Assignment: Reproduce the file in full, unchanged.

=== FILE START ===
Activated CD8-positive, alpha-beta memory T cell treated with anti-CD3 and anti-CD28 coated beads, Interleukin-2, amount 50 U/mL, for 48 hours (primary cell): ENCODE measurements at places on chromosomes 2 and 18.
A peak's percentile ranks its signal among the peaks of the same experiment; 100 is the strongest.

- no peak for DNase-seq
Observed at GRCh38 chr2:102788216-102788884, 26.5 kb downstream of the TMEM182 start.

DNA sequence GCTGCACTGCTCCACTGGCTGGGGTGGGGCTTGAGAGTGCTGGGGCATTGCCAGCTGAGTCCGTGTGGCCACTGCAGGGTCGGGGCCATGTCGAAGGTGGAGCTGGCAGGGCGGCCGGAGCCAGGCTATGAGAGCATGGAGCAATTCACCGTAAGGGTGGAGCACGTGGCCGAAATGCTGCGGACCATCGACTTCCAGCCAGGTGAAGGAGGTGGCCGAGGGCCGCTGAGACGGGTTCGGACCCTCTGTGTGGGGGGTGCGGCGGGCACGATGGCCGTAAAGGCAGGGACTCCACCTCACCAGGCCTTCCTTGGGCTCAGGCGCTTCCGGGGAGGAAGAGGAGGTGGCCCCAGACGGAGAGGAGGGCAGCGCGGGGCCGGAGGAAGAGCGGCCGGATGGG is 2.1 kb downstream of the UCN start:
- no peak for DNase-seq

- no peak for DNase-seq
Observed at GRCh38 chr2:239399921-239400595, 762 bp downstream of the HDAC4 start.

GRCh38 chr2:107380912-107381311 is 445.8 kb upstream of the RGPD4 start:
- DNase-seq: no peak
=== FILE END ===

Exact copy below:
Activated CD8-positive, alpha-beta memory T cell treated with anti-CD3 and anti-CD28 coated beads, Interleukin-2, amount 50 U/mL, for 48 hours (primary cell): ENCODE measurements at places on chromosomes 2 and 18.
A peak's percentile ranks its signal among the peaks of the same experiment; 100 is the strongest.

- no peak for DNase-seq
Observed at GRCh38 chr2:102788216-102788884, 26.5 kb downstream of the TMEM182 start.

DNA sequence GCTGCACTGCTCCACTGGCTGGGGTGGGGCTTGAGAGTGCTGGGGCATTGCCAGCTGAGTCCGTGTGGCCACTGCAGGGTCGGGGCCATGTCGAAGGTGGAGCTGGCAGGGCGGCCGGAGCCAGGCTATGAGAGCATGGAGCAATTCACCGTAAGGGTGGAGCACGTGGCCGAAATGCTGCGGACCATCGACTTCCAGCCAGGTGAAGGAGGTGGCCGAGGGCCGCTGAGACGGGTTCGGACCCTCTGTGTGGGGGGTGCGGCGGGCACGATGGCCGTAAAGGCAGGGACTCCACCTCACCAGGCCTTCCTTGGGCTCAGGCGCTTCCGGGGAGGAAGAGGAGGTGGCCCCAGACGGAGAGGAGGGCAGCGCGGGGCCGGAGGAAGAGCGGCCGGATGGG is 2.1 kb downstream of the UCN start:
- no peak for DNase-seq

- no peak for DNase-seq
Observed at GRCh38 chr2:239399921-239400595, 762 bp downstream of the HDAC4 start.

GRCh38 chr2:107380912-107381311 is 445.8 kb upstream of the RGPD4 start:
- DNase-seq: no peak